Pastor's Weekly Message July 3, 2016
"African Americans and Independence Day"
African Americans stand in a creative tension regarding Independence Day. This tension was highlighted in a much heralded speech given by actor Jesse Williams last week at a BET Awards show (click here to view or read Jesse's speech). On the one hand African Americans join with Frederick Douglass when he prophetically challenged America on the blatant inequalities toward blacks in America in his 1852 speech "What to the Slave is the 4th of July?" Douglass said:
I say it with a sad sense of the disparity between us. I am not included within the pale of this glorious anniversary! Your high independence only reveals the immeasurable distance between us. The blessings in which you, this day, rejoice are not enjoyed in common. The rich inheritance of justice, liberty, prosperity, and independence bequeathed by your fathers is shared by you, not by me. The sunlight that brought light and healing to you has brought stripes and death to me. This Fourth of July is yours, not mine. You may rejoice, I must mourn.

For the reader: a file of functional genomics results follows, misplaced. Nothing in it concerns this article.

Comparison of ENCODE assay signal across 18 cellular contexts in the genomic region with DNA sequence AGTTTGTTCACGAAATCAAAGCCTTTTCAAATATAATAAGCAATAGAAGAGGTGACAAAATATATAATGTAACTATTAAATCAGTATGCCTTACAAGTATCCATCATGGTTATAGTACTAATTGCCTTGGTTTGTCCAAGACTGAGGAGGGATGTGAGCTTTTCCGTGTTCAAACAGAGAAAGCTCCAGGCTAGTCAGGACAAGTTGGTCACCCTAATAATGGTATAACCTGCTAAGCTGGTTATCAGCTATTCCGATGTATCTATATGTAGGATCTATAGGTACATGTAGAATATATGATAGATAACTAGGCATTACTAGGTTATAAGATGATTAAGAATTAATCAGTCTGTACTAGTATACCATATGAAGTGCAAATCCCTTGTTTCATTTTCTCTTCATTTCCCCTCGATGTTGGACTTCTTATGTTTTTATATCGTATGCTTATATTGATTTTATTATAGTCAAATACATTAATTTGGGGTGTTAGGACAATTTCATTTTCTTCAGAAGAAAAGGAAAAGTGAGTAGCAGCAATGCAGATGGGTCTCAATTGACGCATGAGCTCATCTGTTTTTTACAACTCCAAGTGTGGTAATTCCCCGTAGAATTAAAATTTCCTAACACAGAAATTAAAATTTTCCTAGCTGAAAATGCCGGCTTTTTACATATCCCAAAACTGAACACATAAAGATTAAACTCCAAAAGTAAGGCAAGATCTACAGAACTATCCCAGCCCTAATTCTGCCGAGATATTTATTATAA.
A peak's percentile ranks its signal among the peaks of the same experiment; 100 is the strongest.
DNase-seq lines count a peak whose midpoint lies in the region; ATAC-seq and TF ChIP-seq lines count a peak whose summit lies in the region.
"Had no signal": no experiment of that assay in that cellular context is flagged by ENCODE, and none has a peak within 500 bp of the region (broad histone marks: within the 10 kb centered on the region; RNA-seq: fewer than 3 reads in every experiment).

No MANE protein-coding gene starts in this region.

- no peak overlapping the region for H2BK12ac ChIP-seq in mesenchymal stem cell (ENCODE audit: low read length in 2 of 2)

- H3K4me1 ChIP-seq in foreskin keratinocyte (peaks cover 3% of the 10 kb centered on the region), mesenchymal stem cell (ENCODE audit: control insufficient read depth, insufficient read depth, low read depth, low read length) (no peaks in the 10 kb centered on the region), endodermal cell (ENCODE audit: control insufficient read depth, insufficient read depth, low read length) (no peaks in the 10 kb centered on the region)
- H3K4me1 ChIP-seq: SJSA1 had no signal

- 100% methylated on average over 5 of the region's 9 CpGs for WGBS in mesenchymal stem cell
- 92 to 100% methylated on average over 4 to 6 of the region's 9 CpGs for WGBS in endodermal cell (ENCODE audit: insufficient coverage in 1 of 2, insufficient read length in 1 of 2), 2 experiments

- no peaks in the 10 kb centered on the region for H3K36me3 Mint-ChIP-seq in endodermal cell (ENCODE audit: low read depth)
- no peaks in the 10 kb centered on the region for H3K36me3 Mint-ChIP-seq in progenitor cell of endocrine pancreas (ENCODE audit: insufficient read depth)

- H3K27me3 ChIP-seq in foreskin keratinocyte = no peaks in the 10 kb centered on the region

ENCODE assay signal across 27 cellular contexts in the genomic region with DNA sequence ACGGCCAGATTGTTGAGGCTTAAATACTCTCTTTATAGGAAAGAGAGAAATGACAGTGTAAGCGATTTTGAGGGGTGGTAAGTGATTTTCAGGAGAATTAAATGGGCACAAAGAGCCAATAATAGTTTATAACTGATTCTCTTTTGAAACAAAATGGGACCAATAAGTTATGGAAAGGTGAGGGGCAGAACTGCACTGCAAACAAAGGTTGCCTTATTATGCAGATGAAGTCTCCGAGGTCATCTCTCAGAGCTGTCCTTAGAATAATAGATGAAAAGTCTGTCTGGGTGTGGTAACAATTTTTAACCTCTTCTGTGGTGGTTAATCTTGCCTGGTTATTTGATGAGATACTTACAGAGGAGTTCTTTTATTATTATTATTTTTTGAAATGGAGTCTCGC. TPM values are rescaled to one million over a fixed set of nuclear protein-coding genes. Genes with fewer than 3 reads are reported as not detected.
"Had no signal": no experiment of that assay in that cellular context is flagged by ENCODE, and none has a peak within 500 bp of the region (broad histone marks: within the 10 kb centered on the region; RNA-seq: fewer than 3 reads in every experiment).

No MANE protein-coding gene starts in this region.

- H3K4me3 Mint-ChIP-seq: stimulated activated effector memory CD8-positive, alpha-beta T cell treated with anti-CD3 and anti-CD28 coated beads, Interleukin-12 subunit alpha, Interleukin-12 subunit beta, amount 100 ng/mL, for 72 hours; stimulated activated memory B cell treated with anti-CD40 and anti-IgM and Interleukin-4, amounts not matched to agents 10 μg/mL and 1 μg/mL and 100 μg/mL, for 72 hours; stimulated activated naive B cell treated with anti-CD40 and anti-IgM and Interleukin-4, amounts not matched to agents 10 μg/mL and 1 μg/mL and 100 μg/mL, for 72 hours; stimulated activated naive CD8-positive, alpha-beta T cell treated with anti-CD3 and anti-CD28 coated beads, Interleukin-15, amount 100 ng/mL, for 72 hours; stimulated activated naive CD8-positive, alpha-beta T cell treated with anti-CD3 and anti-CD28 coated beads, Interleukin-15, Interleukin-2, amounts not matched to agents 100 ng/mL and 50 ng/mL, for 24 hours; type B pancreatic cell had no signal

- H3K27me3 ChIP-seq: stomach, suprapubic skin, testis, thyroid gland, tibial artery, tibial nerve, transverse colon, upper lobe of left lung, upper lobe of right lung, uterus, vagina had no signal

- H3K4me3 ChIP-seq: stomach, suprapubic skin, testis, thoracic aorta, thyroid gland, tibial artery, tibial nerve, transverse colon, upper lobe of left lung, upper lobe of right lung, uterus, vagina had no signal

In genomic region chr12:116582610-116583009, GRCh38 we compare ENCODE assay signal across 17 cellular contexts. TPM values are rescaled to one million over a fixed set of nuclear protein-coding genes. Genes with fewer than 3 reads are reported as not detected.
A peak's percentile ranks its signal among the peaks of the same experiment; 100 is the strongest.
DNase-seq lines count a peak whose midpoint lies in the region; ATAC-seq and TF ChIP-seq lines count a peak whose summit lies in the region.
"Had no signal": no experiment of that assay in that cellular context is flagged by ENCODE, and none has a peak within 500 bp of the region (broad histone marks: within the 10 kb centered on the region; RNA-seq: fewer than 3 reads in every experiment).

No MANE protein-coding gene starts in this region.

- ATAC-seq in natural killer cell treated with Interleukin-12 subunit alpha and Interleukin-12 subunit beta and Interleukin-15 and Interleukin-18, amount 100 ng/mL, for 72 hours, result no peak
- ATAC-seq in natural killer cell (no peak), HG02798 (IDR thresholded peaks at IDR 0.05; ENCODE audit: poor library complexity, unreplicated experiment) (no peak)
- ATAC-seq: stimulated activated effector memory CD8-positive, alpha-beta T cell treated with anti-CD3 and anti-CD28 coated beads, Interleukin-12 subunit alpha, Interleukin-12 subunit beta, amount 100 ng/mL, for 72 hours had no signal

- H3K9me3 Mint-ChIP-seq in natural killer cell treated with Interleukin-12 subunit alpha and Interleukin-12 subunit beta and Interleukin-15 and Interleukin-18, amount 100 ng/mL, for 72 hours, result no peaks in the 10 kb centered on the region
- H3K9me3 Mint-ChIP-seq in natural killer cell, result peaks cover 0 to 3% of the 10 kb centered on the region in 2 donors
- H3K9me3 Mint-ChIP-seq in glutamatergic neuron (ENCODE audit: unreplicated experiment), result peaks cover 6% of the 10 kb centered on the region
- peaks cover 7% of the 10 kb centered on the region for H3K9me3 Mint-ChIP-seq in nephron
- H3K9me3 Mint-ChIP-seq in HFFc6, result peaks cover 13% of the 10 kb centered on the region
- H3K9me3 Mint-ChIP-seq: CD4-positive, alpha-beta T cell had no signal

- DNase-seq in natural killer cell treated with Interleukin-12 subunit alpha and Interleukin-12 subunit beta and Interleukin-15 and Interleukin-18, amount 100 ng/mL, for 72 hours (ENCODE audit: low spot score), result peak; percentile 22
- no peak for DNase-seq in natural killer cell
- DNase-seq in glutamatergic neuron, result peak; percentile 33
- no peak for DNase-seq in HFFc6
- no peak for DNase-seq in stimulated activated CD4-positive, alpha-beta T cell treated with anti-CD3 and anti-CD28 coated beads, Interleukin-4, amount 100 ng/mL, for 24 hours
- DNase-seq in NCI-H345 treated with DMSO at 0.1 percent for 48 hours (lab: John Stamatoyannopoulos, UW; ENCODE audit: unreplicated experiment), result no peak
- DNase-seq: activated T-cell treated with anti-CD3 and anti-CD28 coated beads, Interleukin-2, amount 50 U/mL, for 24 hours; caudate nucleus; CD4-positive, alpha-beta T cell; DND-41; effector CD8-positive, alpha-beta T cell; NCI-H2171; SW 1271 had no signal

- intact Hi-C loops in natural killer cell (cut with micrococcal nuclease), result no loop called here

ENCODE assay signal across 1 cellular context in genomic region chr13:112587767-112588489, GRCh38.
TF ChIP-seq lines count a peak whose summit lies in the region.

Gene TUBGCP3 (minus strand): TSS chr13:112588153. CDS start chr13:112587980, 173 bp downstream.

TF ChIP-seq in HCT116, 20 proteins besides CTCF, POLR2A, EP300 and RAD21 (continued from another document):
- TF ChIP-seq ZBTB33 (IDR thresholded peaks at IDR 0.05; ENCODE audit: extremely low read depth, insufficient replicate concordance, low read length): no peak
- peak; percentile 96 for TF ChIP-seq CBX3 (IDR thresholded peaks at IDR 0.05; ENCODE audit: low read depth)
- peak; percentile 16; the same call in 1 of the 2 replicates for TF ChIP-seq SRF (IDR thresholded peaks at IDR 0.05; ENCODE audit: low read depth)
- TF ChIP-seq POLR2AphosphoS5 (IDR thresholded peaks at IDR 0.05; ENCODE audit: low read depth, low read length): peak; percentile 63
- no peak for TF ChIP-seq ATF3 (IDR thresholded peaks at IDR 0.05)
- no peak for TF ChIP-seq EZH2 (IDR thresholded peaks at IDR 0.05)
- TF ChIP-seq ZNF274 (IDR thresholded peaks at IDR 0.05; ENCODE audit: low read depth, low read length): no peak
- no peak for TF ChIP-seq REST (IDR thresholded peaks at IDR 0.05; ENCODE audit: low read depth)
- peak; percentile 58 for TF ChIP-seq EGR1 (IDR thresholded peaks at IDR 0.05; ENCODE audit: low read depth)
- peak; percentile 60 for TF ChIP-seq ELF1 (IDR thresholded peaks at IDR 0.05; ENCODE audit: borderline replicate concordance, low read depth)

On the other hand, Langston Hughes captured the hope and determination that African Americans also possess about country when he wrote "I, Too, Sing America." There is no doubt that African Americans have had to maintain a sense of hope for the future for our country in the face of continued oppression and injustice. However, as African Americans continue to sing the Lord's songs in the midst of a strange land, we will indeed make it to that New Jerusalem.
On this Sunday, in addition to celebrating the birth of our nation, we also commemorate the sharing of Holy Communion. We celebrate both national independence and our spiritual independence from sin by the death and resurrection of our Lord and Savior Jesus Christ. Happy Independence Day!
Peace and Blessings,
Pastor Kip Banks, Sr.